Outliers by Malcolm Gladwell: Important Lessons About Personal Success

To become successful, do you have to work the hardest? Whenever we encounter successful people, we usually ask what they are like, what their routines look like, or what they think about. However, these questions and the answers oftentimes do not tell the whole story because other people have the same qualities of a successful person but they do not turn out to be exceptionally successful. So, how can we be successful? In his book Outliers, Malcolm Gladwell unveils the surprising reasons behind why some people are more successful than others, explaining it in a way that others would not normally imagine.

Timing, social savvy, and hard work are the three necessary factors that affect an individual’s journey to success.

Being born in the right place at the right time is the first critical component that gives a person a head start on achieving success. It may seem obnoxious but there are pieces of evidence proving that date of birth matters.

In Outliers for example, Gladwell explains the roster of the best Canadian hockey players and it shows that forty percent of the team was born in the months of January, February, and March. Furthermore, the same trend was observed at the 2007 Czech National Junior soccer team and the 2007 Czech Junior hockey team. Gladwell explains, “It has nothing to do with astrology, nor is there anything magical about the first three month of the year. It is simply that the eligibility cut-off for age-class is January 1” (Gladwell 24). Hence, players who made it to the cut-off period had more physical maturity and they were given a big head start, better coaching, and ample practice.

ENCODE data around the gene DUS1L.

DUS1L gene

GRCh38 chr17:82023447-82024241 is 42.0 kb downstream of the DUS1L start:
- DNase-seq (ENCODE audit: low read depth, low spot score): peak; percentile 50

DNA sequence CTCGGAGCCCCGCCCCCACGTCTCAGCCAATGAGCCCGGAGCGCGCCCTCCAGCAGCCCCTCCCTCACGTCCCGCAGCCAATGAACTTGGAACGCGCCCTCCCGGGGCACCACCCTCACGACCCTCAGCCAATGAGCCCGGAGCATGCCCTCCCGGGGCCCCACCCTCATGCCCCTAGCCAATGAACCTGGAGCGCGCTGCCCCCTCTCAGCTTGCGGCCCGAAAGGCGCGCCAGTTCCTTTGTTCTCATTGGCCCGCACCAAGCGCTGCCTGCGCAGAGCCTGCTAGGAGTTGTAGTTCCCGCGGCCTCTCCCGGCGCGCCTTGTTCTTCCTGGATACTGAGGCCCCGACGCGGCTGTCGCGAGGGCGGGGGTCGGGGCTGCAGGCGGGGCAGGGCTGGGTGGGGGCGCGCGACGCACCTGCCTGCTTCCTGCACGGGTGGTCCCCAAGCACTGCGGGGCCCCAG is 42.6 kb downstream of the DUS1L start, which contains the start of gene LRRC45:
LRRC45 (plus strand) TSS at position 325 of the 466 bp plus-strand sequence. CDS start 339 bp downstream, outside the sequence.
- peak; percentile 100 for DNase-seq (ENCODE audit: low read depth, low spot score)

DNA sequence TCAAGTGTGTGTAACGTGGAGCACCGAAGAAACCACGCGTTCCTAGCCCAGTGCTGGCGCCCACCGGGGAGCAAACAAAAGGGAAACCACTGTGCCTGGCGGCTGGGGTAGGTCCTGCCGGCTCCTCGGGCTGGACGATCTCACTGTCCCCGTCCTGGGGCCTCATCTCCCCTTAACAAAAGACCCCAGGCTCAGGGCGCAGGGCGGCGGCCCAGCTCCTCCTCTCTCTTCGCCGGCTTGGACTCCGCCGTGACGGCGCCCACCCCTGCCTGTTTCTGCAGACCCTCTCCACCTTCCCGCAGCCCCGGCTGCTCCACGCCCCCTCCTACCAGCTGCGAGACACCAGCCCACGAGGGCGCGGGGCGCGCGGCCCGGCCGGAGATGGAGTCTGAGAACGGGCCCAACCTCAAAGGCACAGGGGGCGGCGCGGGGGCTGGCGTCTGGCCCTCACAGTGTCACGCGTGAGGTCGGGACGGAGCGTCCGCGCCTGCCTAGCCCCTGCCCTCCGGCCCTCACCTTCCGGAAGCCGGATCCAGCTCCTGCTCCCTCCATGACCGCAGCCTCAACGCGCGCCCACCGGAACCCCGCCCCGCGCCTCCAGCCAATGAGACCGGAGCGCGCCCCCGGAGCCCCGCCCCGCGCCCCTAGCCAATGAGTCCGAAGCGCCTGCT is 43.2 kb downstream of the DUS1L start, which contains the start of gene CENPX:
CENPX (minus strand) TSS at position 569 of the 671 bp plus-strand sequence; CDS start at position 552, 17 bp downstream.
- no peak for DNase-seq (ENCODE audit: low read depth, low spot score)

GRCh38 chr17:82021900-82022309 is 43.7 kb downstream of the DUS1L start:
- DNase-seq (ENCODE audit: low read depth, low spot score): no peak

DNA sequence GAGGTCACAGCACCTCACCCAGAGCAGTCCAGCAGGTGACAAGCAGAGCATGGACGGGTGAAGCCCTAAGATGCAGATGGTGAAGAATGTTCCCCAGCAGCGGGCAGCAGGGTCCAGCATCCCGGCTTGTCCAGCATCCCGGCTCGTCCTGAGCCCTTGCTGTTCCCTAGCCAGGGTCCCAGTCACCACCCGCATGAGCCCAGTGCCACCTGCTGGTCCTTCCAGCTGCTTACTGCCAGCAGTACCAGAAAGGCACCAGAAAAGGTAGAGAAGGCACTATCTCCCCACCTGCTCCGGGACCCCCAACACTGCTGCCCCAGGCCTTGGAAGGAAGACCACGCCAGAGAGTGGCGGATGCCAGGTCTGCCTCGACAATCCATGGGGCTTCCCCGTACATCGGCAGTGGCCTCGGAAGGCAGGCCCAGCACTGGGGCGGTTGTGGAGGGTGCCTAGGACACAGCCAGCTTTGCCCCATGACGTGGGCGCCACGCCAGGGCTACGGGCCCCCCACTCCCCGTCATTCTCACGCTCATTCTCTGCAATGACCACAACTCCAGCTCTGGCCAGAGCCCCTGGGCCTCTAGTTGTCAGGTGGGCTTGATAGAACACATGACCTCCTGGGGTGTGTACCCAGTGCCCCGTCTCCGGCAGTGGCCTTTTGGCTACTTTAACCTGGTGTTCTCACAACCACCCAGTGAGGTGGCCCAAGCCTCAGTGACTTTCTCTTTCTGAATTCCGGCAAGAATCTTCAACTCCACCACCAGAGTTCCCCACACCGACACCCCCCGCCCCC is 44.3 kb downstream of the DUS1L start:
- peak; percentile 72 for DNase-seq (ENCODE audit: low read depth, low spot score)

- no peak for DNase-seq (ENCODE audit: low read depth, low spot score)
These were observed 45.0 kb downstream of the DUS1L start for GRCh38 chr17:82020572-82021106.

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Furthermore, the players were identified as one of the best players of the league. Another example is the study conducted by Kelly Bedard and Elizabeth Dhuey, economists, about the fourth grade students. It shows that students who were born during the early months scored better than the students born in the later months. According to Dhuey, students who are older are placed in an advanced group to learn academic skills early on and they just get better and better through the years (Gladwell 29). In other words, students who are born in the earlier months of the same year are more likely to become successful as compared to the students who are born during the later months. So, timing really matters in one’s journey to success. In fact, people who are born at a perfect moment are given advanced training, coaching, and experience, which can develop into bigger and better opportunities in life.